The Storm

Mid December misty morn.
All the world is weather-worn.
No work for days had yet begun.
A storm-worn stranger was the sun.
All too familiar now the glow
Of hearth-fire ember waning low.

The cows are stirring in the barn.
Grandmother stationed at her yarn.
And in the corner, tucked away,
Are children eager at their play.
They’re furthest from the glowing hearth
Too warm for their unbridled mirth.
While we, care-laden, huddle near
The ember-wood felled yesteryear.

The morning of the first full day
A mountain peak rose through the gray;
Inciting all the more the storm
With clawing hands groped round its form.
And all that day a wintry feud
Raged in the upper altitude;
A stony structure, briefly lent,
Unto a churning firmament.

We watched with an affixed concern
Still hoped our labor’s soon return.
But briefly stalled, the storm once more
Sent windy rappings round our door.
The only industry that day:
Our hearth-fire as it glowed away.
And glowed the more in dim of night
Without a rival starry light.

By morning of the second day
The world had stilled to silent gray.
A deathly chill of olden times
Descending heaven’s highest climes.
And ghostly forms ran round apace
The shapeless, savage, solemn place.

Grandmother scarcely stirred the while
The world endured its wintry trial.
But glanced up outward now and then
At something past the world of men.
Perhaps upon some swaying tree?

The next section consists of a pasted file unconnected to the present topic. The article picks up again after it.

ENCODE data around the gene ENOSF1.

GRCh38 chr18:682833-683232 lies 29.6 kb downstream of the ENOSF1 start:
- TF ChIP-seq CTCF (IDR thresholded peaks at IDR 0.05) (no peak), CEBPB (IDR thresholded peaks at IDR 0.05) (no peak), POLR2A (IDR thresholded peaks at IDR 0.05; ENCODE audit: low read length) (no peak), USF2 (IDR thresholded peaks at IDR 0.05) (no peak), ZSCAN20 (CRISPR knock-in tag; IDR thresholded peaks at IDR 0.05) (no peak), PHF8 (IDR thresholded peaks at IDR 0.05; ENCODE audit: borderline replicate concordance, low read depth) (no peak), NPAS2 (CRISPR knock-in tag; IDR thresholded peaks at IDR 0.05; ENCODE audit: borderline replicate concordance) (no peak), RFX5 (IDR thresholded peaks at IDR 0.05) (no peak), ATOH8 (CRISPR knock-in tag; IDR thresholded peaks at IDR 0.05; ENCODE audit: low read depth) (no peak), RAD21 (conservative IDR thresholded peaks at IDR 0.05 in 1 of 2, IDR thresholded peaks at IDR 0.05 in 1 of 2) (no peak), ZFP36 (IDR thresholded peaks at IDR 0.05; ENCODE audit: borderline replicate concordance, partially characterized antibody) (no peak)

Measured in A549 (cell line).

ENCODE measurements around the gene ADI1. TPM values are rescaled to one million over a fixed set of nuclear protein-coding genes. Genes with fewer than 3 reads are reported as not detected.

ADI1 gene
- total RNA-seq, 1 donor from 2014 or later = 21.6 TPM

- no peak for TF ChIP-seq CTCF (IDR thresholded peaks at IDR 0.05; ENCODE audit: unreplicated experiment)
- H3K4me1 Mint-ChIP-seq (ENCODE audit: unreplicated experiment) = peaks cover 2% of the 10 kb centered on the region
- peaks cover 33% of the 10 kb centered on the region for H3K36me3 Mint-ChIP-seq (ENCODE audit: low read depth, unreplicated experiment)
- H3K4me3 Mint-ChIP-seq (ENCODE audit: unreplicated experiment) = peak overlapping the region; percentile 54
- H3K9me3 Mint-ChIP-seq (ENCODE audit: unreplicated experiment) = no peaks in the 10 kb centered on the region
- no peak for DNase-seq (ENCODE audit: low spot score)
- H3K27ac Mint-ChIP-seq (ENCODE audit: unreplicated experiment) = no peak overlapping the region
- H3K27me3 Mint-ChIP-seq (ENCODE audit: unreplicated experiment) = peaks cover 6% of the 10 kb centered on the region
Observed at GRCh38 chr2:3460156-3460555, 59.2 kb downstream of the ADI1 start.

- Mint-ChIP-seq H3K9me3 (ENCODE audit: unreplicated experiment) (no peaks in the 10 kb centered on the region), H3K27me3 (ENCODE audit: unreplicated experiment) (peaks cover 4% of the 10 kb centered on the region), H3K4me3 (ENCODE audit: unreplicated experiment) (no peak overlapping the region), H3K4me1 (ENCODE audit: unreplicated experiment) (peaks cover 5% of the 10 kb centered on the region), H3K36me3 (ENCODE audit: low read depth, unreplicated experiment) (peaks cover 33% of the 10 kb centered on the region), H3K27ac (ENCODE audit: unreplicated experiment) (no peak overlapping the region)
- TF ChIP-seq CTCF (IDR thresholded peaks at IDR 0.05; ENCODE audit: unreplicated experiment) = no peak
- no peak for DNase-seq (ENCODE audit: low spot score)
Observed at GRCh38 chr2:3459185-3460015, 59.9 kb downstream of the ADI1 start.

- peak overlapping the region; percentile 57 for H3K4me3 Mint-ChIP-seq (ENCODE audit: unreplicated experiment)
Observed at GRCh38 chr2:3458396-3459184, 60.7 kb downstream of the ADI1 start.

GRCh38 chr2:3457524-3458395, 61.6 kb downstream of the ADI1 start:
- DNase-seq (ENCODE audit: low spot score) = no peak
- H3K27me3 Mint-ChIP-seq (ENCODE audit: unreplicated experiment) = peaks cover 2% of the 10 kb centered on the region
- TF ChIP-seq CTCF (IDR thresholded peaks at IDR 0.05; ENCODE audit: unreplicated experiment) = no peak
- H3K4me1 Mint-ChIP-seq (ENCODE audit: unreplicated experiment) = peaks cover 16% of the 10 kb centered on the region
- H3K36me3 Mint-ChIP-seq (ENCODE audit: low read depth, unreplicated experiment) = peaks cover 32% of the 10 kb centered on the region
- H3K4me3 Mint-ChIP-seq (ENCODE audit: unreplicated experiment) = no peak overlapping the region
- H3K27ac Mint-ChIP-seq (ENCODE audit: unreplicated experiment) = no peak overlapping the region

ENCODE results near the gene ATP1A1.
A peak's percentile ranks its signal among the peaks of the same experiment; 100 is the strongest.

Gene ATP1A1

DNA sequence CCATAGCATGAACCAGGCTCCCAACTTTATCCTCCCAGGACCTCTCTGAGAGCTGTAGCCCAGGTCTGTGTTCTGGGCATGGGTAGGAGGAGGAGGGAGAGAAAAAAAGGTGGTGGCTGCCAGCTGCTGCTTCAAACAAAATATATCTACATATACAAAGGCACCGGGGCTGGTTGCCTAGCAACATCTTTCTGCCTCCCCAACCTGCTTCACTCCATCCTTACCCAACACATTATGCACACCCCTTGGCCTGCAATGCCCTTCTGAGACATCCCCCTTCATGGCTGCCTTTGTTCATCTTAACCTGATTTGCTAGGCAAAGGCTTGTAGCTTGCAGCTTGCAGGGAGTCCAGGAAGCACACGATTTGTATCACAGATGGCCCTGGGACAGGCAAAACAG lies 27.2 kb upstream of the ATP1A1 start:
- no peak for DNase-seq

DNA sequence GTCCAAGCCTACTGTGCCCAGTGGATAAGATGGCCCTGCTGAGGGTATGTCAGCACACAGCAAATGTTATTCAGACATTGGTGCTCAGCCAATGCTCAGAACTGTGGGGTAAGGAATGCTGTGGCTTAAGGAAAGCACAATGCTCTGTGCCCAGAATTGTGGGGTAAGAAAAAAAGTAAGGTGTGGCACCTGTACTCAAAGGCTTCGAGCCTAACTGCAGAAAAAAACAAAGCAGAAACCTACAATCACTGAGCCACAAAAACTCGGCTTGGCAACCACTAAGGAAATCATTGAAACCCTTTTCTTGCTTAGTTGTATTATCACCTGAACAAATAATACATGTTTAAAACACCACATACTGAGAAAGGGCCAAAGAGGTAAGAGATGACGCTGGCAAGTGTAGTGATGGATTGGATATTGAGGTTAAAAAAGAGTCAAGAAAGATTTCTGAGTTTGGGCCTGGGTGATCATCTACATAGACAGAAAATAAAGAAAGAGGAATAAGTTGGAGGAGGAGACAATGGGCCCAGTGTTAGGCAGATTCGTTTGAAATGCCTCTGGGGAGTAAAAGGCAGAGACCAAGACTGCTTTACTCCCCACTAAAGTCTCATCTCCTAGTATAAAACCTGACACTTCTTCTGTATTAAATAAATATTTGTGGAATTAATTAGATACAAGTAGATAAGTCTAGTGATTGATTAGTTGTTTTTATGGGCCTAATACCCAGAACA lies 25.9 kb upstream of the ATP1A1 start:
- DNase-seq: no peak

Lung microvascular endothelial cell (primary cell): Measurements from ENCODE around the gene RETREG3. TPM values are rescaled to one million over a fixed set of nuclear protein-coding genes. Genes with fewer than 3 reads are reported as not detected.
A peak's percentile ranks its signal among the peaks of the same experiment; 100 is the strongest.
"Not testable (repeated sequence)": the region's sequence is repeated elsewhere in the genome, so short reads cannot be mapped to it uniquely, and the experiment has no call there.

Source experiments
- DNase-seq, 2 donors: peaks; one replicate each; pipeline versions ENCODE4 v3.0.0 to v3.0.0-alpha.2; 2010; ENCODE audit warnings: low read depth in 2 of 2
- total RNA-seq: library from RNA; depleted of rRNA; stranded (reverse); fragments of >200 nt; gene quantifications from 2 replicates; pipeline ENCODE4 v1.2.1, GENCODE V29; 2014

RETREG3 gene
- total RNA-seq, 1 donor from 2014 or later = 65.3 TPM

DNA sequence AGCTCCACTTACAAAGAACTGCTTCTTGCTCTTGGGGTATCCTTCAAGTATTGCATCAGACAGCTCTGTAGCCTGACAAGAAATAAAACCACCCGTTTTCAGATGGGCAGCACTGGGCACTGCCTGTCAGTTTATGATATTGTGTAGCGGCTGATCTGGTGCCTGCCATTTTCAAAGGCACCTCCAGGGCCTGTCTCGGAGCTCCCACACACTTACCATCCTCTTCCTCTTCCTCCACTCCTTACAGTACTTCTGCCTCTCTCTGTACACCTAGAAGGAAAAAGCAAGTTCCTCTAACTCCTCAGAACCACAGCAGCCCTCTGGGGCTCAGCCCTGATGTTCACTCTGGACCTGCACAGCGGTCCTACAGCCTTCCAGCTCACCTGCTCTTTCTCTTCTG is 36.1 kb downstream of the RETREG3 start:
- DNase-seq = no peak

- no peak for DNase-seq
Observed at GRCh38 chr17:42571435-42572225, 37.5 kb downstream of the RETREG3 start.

Or drawn inward by memory —
Some fond remembrance, dim o’er time
Of olden days, grown sweet sublime?

At length, the drops to snowflakes turned
While all the more the hearth-fire burned —
The savage outward scene made new
With first of Winter’s tender dew.

I watch as snowflakes lay their claim
On all the things I’ve known by name,
And slowly see them shrink from sight
Beneath a growing wintry white,
Until, at length, the young one’s glee
Rises out to beckon me.

Then we within our happy dome,
Form memories that make a home.
But I unconsciously adjourn;
To lonesome places I return,
Pondering potential ways
To compensate for storm-lost days.

I stroll our seldom toured hall,
As out beyond, the snowflakes fall,
And scan those faces known to us
Because they were the best of us.
But some stark, solemn, sentimental power
Strikes me in that pensive hour.
As glows of embers dance upon
The faces of the dearly gone.
Thoughts long forgotten gather near,
That testify that life is dear.
That see these moments speeding past
Saying, ‘Hold each as the last!’

For days will come when life will be
Nothing but fond memory;
As when the children off at play
Were in the corner tucked away.
I’ll scarce recall the hours when
I labored for the sons of men,
And scarce recall the silent ways,
The world demands our better days.

And then I’ll rest upon a hall,
Where only hurried footsteps fall;
And fade as I return to dust
As all the sons of mankind must.
But one day, may prompt one like me,
To wonder at his destiny.

I nod to thank them, and depart
Awoken to newness of life and heart.

2 thoughts on “The Storm

  1. This was a deeply meaningful poem that drew me into a very reflective and introspective state as the scenes unfolded. For anyone who has pictures of family members smiling back at them in hallways or who has experienced being ‘snowbound’ for a couple of days, this poem will tug at your heart and cause you to ponder your own life. I loved how the author ended the poem on a positive and uplifting note, with a heart that’s been awakened and desires to respond to life with a new purpose and intention.

    • Thanks so much! I’m very glad it touched you in that way. It’s always nice to be reminded of the things that really matter.

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